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THE IMPLICATIONS OF PROPERTY OWNERSHIP

The enjoyment, control, protection and bequeathing of personal assets and investments are all affected by the manner in which those assets are owned.

 

Ownership can be classified into a number of different categories.

 

Individual Personal Ownership

 

The advantages of individual personal ownership include full control and enjoyment; no obligations or responsibilities to others; disposable by Will; and no extra costs.

 

The disadvantages are that the property may be available to creditors on bankruptcy; may be included in asset testing; may have tax disadvantages; may be challenged if disposed of by Will; and may be viewed as “relationship property” under the revamped Property (Relationships) Act 1976 which comes into force 1 February 2002. The Act was previously called the Matrimonial Property Act 1976, and has been amended and renamed.

 

(Relationship property typically includes the family home, family chattels, common or jointly owned property, and income earned or assets acquired after the marriage or relationship began.)

 

Joint Ownership

 

Joint ownership has the advantage of joint control and enjoyment; any obligations are to the joint owners only; and there are no extra costs.

 

On the downside, the joint owner’s share may be available to creditors; the property may be included in asset testing; there are potential tax disadvantages; and the property cannot be left by Will because ownership passes automatically to the survivor. Also, the property may be viewed as “relationship property” described above.

 

Ownership in Common

 

Ownership in common has the same advantages and disadvantages as for joint ownership except that that on death, the share in the asset passes according to will or intestacy law. Ownership in common can also be included when determining “relationship property”.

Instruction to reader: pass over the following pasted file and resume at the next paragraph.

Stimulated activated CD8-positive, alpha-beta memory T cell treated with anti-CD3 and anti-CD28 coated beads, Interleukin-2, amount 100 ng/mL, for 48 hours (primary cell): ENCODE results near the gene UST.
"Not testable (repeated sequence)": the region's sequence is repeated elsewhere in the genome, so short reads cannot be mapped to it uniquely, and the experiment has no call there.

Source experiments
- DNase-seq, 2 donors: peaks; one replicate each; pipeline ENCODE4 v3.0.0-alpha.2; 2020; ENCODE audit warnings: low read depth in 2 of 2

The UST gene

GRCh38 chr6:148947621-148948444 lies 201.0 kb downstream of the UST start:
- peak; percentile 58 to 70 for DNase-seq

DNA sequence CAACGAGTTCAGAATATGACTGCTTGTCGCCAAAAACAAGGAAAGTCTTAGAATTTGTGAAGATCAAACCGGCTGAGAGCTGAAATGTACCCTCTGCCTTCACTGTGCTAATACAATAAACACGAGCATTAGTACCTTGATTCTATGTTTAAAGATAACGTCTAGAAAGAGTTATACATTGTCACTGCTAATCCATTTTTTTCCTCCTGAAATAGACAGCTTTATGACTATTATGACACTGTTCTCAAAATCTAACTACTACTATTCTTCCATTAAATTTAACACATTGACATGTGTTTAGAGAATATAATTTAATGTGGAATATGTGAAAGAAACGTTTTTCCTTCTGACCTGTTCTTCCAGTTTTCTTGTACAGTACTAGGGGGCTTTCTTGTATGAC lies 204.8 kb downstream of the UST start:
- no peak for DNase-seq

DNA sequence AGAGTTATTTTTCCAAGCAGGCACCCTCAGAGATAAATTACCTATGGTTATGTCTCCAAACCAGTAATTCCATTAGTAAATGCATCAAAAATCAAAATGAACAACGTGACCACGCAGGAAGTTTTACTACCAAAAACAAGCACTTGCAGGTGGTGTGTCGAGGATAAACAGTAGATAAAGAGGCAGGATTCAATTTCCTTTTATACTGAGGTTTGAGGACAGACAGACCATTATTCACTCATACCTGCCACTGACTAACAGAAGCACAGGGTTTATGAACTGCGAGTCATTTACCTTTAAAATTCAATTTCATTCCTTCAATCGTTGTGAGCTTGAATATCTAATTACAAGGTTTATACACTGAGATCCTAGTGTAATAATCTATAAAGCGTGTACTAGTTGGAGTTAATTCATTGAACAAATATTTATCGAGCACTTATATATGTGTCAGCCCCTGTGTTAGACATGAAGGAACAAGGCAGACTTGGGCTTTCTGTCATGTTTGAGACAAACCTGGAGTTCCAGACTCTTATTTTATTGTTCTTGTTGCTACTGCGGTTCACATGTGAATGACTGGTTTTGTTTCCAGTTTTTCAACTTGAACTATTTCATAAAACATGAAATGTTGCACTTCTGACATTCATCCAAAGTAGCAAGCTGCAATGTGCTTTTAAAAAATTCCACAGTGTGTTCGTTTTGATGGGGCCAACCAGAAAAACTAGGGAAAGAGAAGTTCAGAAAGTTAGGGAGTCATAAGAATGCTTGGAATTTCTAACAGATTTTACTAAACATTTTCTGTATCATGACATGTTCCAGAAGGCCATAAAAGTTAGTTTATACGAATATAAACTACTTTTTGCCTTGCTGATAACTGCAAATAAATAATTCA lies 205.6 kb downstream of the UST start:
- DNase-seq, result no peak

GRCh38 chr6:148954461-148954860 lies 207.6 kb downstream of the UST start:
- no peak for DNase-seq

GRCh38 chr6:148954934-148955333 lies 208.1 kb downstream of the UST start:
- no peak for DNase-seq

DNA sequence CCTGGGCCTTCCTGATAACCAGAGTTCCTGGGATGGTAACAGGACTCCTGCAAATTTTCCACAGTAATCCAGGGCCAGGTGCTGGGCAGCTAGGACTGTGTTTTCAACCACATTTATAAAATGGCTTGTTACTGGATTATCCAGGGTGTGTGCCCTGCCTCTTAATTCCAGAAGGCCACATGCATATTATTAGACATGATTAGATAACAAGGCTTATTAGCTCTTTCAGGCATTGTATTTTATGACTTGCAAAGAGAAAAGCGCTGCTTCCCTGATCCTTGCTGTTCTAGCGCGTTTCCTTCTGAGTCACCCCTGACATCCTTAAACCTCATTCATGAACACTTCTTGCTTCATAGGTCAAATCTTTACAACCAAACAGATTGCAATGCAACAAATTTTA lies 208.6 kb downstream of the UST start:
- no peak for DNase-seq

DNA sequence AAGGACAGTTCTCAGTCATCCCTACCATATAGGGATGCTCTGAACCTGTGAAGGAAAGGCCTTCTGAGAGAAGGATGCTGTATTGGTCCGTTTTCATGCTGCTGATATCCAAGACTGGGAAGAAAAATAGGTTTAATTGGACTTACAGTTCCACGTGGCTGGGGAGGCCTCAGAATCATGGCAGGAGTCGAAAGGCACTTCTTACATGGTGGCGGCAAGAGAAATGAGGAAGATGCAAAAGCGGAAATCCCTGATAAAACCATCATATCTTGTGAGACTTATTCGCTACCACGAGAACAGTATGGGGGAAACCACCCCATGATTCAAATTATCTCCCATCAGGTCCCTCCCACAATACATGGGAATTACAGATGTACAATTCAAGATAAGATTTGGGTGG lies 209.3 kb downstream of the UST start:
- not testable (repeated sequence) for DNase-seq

Ownership by a Company

 

Company ownership has the advantages of limited liability of a trading entity; company tax rate of 33c; transferability of tax losses to shareholders (LAQC); and is generally considered to be the best structure where there are two or more non-related owners.

 

The primary disadvantages of company ownership are the administration costs involved.

 

Trust Created by Will – Life Interests

 

Couples may draw up their Wills so as to leave their respective shares in their combined assets for:

 

(a)        Income generation in favour of the survivor until death or establishment of another relationship.

 

            The property then passes to:

 

(b)        Their children or other nominated persons.

 

Using this type of structural ownership has the advantage of protecting the deceased’s share of the combined matrimonial assets against loss through anew relationship or profligacy by the survivor. In respect of the deceased’s share, it also provides protection against asset testing.

 

Negatives include the set up and administration costs; some loss of control for the survivor resultant from the need to have an independent trustee(s); and the lack of flexibility if the survivor is entitled to enjoy only the income (but the Will may empower trustees to resort to capital in special circumstances).

 

Discretionary Family Trust

 

The discretionary family trust has a number of advantages including protection from creditors and bankruptcy; exclusion for asset testing purposes; flexibility for tax purposes by providing a choice of beneficiary and/or capital distributions; and flexibility for altered personal and family circumstances if the Trust Deed is able to be altered.

 

Discretionary family trusts are not subject to challenge by family members as a Will can be. They also provide a protection against the re-marriage or profligacy of the surviving spouse or partner.  In certain circumstances such trusts are not considered to be “relationship property”.

 

The disadvantages of discretionary family trusts are the perceived loss of control by some donors; the costs of establishment, administration and gifting; and the proper management and record keeping required of trustees.  Trustees have a special duty to exercise the care, diligence and skill that a prudent person of business would exercise when managing the affairs of others.